6. Volume: foo-RT already scales your tracks to avoid inter-sample-overs to prevent any clipping, it also scales your tracks to maximize headroom when applying EQ. Optionally, You can configure foo-RT to bypass volume control and ReplayGain of Foobar and instead use PGGB-RT's noise shaped digital volume control and also apply automatic level adjustment based on ReplayGain when ReplayGain for the track is available.


Settings highlighted by the blue box can be chosen based on your preferences, though the default settings should work best for the majority.

Transparency Setting: These two buttons helps you choose between two flavors of transparency. Both provide a very high time domain reconstruction accuracy but make different tradeoffs. What you choose may depend on your playback chain and preferences.

  • Natural: This is the default setting; it is the most natural presentation that portrays leading edges and timing accurately while maintaining body and warmth.
  • Front Row: This setting is a different take compared to above. It is a slightly forward presentation favoring micro-detail, giving the feeling of a ‘front row seat’.

Presentation: PGGB is already optimized to provide maximum transparency, depth, and timbre. The presentation buttons let you fine-tune time domain characteristics of the remastered music and strike a balance between transparency and dense presentation. Choose ‘Moderate’ or ‘Dense’ when you need more body. This is especially useful for genres such as classic rock, big band jazz or CDs that may not have the best downsampled quality.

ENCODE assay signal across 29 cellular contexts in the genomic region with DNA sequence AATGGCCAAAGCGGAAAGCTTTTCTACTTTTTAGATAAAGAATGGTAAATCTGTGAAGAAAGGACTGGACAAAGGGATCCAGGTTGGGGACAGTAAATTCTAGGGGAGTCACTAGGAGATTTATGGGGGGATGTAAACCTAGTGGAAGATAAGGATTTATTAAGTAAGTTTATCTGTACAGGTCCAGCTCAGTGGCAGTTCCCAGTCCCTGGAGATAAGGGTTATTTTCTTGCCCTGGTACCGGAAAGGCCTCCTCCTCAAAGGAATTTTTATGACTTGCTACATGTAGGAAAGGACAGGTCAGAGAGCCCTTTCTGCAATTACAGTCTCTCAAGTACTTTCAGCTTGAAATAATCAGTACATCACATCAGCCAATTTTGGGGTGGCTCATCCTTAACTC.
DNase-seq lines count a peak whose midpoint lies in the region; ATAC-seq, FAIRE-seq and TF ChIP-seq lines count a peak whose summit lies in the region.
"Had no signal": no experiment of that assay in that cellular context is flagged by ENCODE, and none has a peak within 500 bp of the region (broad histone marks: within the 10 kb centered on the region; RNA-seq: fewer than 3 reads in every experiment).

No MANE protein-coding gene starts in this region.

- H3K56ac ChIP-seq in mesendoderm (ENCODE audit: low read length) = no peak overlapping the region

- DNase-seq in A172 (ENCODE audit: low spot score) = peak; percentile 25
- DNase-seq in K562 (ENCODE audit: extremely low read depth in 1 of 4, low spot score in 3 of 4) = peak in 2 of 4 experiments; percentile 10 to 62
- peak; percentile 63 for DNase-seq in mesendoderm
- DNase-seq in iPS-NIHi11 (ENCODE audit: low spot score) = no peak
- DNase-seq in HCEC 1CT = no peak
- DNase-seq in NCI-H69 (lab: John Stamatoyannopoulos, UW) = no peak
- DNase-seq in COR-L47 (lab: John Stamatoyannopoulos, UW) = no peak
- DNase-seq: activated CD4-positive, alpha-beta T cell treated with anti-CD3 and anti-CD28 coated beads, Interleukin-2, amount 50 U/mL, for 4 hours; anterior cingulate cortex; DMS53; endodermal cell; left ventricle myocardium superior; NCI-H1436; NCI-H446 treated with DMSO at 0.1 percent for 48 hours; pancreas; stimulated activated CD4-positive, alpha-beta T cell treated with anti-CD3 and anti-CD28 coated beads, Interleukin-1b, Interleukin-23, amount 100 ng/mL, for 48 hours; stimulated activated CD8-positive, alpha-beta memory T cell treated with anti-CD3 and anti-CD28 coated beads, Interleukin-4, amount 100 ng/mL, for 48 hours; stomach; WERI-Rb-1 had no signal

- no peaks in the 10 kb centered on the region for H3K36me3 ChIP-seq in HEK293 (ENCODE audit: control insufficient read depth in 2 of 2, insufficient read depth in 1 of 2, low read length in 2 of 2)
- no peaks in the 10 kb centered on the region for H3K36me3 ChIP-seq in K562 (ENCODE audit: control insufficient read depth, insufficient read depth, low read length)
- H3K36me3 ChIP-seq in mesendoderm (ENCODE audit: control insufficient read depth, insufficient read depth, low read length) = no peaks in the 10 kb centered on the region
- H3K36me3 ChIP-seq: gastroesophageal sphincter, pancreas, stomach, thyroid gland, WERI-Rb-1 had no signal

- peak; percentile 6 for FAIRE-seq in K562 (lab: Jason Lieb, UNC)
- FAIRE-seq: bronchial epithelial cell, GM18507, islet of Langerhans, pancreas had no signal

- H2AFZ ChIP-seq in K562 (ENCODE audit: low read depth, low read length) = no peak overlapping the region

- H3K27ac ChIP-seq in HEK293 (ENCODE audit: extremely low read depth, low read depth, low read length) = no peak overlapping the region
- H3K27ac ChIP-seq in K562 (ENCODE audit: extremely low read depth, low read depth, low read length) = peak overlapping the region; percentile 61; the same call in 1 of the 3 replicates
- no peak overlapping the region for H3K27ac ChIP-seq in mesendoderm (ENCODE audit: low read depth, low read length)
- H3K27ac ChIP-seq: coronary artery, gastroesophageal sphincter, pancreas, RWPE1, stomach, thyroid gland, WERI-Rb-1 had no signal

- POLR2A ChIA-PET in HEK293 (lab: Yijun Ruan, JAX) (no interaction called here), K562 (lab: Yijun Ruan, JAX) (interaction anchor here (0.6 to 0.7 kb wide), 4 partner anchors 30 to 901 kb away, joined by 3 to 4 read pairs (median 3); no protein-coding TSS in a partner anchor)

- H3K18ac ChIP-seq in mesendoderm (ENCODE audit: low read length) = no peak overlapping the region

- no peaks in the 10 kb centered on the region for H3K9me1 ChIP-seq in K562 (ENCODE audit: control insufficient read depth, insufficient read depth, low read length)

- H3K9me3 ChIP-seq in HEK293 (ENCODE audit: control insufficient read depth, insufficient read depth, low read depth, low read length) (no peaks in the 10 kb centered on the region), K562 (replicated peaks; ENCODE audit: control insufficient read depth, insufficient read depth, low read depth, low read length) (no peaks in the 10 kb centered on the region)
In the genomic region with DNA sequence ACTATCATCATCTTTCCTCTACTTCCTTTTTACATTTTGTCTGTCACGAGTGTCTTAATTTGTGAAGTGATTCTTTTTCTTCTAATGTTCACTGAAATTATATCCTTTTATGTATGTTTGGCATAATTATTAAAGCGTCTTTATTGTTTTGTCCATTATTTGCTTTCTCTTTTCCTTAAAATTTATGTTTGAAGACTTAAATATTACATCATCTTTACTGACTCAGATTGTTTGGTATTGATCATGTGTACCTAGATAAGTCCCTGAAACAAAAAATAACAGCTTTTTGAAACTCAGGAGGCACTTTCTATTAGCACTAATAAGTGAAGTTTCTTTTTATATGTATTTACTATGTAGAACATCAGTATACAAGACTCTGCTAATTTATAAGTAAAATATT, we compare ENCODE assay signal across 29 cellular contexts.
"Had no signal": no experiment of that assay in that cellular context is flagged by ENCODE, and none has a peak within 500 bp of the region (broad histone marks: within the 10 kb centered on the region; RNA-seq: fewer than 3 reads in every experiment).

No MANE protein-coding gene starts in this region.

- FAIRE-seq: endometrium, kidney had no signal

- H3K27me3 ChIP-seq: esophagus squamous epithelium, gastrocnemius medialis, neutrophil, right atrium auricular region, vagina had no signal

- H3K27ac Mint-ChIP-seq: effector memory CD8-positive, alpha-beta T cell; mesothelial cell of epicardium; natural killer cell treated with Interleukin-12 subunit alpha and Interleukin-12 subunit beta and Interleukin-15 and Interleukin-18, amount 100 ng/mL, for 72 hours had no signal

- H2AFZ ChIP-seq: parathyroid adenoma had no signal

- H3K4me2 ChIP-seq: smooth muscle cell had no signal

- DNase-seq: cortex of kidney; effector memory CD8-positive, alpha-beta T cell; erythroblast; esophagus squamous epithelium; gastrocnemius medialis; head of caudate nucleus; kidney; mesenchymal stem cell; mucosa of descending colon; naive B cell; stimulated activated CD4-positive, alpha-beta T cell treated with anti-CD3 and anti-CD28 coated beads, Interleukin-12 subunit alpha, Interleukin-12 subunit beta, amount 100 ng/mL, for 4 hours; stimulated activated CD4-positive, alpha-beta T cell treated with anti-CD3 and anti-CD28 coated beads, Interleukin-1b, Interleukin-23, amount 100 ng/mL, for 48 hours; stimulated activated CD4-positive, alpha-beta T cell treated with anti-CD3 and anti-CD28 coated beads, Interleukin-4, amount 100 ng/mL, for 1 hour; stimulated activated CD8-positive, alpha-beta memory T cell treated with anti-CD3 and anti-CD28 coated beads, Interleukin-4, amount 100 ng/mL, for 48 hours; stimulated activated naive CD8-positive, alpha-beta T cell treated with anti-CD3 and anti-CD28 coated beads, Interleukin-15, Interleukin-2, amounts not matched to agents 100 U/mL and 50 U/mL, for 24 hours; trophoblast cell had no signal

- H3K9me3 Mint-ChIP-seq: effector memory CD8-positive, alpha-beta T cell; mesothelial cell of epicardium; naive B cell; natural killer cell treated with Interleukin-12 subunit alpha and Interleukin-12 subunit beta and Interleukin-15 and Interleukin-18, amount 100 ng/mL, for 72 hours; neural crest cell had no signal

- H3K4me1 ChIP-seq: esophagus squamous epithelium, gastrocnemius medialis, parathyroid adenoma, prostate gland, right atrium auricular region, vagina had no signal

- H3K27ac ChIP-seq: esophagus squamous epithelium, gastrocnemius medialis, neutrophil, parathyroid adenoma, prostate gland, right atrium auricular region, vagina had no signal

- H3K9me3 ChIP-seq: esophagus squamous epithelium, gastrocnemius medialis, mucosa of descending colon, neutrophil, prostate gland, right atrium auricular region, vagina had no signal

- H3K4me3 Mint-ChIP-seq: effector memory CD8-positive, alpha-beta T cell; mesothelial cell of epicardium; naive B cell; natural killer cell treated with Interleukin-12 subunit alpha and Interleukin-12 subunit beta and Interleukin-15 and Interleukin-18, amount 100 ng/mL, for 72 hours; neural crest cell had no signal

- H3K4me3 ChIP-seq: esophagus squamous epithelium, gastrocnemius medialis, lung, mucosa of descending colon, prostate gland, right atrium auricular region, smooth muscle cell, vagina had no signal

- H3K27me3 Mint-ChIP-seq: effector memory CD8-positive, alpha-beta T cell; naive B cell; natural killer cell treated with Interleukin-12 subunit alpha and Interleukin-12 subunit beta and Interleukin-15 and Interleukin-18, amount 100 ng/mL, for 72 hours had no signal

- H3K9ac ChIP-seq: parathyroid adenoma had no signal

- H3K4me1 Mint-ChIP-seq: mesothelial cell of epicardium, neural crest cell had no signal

Noise filter: It is common for higher samplerate material to have a significant out of band quantization noise; this is especially true with DXD and DSD, but listening test and analysis show even material at 88.1kHz and above can benefit from noise filtering. Beyond the audible range, there reaches a point where it becomes increasingly hard to differentiate between quantization and other noise and the music signal. This is can be recording dependent and makes it harder to choose the noise filter. The new noise filter used in PGGB tries to simplify and remove some of the guess work. The default setting (Moderate) would work best in most cases. This is all about balancing the signal to noise ratio at frequencies beyond the audible range. As more filtering is done (Full setting), the sound is cleaner but may sound smoother or a little less open. With less filtering (Minimal setting), it would sound airy but can come at the cost of added noise or harshness. The Moderate setting seems to strike the right balance where it remains clean and yet has enough air and detail without starting to sound edgy. These are still very subtle changes to help you fine tune to your system and preferences. There is no correct answer. The noise filter will not be applied to 44.1k or 48k material.

Apodizing: CD audio can often have aliasing distortion due to either deficiencies in the decimation filters used or the Analog to digital conversion process. Apodizing is recommended to remove these aliasing distortions during the remastering process.

Difference between foo-RT and PGGB Offline